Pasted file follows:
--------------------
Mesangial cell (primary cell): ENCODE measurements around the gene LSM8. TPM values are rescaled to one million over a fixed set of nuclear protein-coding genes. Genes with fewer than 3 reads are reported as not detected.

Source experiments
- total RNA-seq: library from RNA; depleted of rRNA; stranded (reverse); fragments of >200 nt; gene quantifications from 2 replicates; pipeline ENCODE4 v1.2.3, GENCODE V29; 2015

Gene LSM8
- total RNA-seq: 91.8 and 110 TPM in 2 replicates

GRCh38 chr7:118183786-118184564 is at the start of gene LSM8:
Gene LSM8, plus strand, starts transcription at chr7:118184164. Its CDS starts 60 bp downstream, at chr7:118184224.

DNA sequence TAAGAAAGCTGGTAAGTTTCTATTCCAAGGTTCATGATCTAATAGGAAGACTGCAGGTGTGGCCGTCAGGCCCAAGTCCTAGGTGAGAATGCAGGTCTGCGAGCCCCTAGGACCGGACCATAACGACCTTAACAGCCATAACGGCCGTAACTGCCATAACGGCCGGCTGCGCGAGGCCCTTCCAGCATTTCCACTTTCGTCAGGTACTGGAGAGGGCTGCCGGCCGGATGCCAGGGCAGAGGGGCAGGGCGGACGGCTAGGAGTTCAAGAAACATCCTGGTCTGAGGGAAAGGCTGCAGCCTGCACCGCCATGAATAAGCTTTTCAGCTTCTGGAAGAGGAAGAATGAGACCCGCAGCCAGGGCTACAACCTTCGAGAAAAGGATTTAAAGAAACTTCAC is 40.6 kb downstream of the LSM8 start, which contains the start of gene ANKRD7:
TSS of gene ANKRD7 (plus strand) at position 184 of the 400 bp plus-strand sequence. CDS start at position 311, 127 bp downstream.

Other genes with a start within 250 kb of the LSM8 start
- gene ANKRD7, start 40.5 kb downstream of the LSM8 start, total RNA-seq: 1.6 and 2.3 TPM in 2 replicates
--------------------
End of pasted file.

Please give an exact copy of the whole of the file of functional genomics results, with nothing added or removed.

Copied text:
Mesangial cell (primary cell): ENCODE measurements around the gene LSM8. TPM values are rescaled to one million over a fixed set of nuclear protein-coding genes. Genes with fewer than 3 reads are reported as not detected.

Source experiments
- total RNA-seq: library from RNA; depleted of rRNA; stranded (reverse); fragments of >200 nt; gene quantifications from 2 replicates; pipeline ENCODE4 v1.2.3, GENCODE V29; 2015

Gene LSM8
- total RNA-seq: 91.8 and 110 TPM in 2 replicates

GRCh38 chr7:118183786-118184564 is at the start of gene LSM8:
Gene LSM8, plus strand, starts transcription at chr7:118184164. Its CDS starts 60 bp downstream, at chr7:118184224.

DNA sequence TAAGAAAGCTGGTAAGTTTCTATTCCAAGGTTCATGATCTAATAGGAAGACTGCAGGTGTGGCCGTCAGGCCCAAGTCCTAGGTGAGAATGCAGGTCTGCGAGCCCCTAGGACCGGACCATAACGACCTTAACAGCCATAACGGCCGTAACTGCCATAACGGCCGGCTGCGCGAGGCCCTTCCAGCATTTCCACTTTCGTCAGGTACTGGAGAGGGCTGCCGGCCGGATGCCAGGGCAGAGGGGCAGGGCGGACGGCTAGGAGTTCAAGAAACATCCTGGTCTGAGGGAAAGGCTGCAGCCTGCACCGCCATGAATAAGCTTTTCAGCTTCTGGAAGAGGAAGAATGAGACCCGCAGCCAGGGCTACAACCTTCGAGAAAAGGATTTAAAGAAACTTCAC is 40.6 kb downstream of the LSM8 start, which contains the start of gene ANKRD7:
TSS of gene ANKRD7 (plus strand) at position 184 of the 400 bp plus-strand sequence. CDS start at position 311, 127 bp downstream.

Other genes with a start within 250 kb of the LSM8 start
- gene ANKRD7, start 40.5 kb downstream of the LSM8 start, total RNA-seq: 1.6 and 2.3 TPM in 2 replicates